Kafka topics don't have a preset structure other than having a partition key.

To create an object-mapping rule, specify rule-type as object-mapping. This rule specifies what type of object mapping you want to use.

The structure for the rule is as follows.

{ "rules": [ { "rule-type": "object-mapping", "rule-id": "id", "rule-name": "name", "rule-action": "valid object-mapping rule action", "object-locator": { "schema-name": "case-sensitive schema name", "table-name": "" } } ] }

AWS DMS currently supports map-record-to-record and map-record-to-document as the only valid values for the rule-action parameter. The map-record-to-record and map-record-to-document values specify what AWS DMS does by default to records that aren't excluded as part of the exclude-columns attribute list. These values don't affect the attribute mappings in any way.

Use map-record-to-record when migrating from a relational database to a Kafka topic. This rule type uses the taskResourceId.schemaName.tableName value from the relational database as the partition key in the Kafka topic and creates an attribute for each column in the source database. When using map-record-to-record, for any column in the source table not listed in the exclude-columns attribute list, AWS DMS creates a corresponding attribute in the target topic. This corresponding attribute is created regardless of whether that source column is used in an attribute mapping.

One way to understand map-record-to-record is to see it in action. For this example, assume that you are starting with a relational database table row with the following structure and data.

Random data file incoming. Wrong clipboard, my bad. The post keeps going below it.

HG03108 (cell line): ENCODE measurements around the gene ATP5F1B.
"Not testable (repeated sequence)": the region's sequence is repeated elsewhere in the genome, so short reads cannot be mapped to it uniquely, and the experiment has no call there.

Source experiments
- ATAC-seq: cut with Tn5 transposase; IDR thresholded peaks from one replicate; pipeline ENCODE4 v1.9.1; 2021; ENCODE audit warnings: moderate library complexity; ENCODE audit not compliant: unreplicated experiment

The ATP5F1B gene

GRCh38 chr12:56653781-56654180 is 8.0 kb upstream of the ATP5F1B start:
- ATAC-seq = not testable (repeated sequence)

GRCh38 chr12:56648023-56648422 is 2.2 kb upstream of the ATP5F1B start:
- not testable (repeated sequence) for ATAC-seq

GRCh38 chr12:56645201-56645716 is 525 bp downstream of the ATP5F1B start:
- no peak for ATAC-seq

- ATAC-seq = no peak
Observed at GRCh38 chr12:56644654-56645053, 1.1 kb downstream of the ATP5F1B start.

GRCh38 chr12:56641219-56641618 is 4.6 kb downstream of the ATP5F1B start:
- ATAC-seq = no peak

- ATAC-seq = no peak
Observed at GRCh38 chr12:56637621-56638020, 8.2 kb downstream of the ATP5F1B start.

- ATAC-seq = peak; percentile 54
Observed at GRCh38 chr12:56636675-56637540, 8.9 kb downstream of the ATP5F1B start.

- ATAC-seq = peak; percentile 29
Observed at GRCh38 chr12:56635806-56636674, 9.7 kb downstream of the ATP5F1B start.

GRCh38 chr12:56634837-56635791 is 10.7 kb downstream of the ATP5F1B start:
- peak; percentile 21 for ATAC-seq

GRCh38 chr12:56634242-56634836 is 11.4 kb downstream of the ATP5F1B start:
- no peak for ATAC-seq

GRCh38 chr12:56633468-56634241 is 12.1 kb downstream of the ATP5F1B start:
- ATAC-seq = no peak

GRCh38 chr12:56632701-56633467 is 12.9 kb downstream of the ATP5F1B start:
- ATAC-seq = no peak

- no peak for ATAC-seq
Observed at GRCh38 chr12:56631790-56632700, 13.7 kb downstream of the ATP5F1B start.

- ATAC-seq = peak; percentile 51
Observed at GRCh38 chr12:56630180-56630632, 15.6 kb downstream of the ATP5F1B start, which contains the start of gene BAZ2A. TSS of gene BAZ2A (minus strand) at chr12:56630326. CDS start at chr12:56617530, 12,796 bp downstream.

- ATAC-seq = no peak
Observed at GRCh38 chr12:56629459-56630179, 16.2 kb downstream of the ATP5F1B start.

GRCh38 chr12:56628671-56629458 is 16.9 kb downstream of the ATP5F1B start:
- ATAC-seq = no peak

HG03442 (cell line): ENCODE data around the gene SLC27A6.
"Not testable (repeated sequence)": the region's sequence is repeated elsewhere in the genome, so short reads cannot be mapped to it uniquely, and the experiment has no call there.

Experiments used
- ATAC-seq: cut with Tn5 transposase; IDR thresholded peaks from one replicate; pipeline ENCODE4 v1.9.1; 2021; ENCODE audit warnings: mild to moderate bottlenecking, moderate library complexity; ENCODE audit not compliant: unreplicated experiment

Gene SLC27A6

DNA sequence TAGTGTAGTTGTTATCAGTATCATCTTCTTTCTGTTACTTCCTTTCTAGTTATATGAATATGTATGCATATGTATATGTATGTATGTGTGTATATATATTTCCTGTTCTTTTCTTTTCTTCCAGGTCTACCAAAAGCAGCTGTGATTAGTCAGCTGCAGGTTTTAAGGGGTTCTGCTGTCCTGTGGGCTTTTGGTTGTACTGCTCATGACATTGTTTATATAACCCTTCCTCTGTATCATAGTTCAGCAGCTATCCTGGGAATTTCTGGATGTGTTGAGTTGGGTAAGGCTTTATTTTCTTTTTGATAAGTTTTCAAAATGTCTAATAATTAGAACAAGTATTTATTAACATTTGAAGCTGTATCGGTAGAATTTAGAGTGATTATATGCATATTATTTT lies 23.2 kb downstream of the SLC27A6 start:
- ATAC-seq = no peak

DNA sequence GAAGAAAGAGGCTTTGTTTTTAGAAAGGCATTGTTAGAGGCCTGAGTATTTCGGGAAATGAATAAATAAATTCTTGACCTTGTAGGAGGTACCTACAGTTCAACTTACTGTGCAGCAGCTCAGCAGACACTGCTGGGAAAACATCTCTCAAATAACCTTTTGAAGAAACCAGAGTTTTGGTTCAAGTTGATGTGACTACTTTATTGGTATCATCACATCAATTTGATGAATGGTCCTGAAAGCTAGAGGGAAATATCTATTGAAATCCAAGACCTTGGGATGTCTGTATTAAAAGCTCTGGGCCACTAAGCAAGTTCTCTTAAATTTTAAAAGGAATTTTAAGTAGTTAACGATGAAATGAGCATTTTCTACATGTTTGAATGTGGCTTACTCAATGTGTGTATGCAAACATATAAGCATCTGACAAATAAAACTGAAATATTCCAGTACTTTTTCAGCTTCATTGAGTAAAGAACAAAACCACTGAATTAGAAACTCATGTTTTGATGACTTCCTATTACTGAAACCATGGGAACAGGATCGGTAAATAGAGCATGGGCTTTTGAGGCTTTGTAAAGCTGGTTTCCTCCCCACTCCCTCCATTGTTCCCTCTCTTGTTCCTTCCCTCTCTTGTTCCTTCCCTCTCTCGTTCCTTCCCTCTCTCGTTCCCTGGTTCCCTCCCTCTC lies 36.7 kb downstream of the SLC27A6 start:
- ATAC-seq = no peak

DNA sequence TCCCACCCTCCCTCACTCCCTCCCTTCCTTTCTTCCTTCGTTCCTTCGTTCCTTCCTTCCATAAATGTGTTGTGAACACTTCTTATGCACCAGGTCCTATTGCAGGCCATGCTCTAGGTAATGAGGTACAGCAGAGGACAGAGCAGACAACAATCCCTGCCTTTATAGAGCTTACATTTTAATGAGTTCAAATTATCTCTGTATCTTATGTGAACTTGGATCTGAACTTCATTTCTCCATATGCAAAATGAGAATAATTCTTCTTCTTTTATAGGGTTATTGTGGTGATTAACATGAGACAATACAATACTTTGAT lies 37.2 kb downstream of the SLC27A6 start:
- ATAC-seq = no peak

FirstName LastName StoreId HomeAddress HomePhone WorkAddress WorkPhone DateofBirth

Randy

Marsh

5

221B Baker Street

1234567890

31 Spooner Street, Quahog

9876543210

02/29/1988

To migrate this information from a schema named Test to a Kafka topic, you create rules to map the data to the target topic. The following rule illustrates the mapping.

{ "rules": [ { "rule-type": "selection", "rule-id": "1", "rule-name": "1", "rule-action": "include", "object-locator": { "schema-name": "Test", "table-name": "%" } }, { "rule-type": "object-mapping", "rule-id": "2", "rule-name": "DefaultMapToKafka", "rule-action": "map-record-to-record", "object-locator": { "schema-name": "Test", "table-name": "Customers" } } ] }

Given a Kafka topic and a partition key (in this case, taskResourceId.schemaName.tableName), the following illustrates the resulting record format using our sample data in the Kafka target topic:

{ "FirstName": "Randy", "LastName": "Marsh", "StoreId": "5", "HomeAddress": "221B Baker Street", "HomePhone": "1234567890", "WorkAddress": "31 Spooner Street, Quahog", "WorkPhone": "9876543210", "DateOfBirth": "02/29/1988" }

Restructuring data with attribute mapping

You can restructure the data while you are migrating it to a Kafka topic using an attribute map. For example, you might want to combine several fields in the source into a single field in the target. The following attribute map illustrates how to restructure the data.